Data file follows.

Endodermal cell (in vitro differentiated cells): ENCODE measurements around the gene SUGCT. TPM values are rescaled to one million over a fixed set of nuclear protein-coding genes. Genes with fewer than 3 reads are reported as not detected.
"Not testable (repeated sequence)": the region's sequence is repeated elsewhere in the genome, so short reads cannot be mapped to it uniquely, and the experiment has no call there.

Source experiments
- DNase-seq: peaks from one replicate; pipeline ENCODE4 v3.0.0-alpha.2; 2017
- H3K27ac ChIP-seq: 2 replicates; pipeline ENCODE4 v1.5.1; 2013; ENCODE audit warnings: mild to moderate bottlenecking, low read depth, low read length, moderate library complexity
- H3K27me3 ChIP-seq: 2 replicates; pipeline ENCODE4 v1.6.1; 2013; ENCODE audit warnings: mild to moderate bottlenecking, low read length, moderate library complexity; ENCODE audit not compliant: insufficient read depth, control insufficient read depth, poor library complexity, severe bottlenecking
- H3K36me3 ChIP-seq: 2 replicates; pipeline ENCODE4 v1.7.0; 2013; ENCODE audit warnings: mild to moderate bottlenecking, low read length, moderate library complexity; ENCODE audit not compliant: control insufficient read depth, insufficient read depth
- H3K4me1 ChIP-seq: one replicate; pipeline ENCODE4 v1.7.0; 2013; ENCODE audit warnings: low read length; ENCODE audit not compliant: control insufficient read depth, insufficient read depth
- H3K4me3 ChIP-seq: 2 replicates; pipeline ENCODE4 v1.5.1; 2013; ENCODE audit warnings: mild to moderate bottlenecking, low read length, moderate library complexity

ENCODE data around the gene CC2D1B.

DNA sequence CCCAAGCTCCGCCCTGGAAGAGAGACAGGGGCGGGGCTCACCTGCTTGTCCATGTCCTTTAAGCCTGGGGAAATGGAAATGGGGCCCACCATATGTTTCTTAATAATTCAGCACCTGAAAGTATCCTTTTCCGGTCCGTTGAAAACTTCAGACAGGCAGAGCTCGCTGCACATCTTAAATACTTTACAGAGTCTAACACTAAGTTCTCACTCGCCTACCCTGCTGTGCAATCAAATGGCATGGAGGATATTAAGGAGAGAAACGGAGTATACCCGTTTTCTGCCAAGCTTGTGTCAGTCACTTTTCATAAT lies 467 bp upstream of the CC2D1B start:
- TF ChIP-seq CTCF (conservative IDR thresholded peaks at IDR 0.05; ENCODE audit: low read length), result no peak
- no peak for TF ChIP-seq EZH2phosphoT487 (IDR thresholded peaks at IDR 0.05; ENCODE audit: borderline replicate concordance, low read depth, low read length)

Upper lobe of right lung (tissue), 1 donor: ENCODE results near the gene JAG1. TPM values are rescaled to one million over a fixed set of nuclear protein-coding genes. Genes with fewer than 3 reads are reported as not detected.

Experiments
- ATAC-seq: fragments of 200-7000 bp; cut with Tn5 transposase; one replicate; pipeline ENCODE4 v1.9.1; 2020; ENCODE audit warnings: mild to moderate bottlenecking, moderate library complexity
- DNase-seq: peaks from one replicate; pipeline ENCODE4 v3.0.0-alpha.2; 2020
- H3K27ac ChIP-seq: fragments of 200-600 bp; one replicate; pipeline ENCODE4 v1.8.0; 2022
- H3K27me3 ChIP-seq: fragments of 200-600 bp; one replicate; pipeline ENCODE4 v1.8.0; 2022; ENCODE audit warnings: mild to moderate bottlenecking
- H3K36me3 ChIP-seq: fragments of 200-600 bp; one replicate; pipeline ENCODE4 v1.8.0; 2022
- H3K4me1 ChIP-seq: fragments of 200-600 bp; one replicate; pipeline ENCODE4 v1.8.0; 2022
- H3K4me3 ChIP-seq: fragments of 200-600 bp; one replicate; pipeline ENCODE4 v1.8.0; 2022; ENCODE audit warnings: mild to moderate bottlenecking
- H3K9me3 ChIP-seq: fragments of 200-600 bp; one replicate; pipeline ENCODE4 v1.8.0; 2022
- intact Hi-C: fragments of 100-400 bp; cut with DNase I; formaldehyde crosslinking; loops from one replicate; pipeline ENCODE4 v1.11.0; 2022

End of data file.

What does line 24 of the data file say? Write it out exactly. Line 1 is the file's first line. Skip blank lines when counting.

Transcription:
- intact Hi-C: fragments of 100-400 bp; cut with DNase I; formaldehyde crosslinking; loops from one replicate; pipeline ENCODE4 v1.11.0; 2022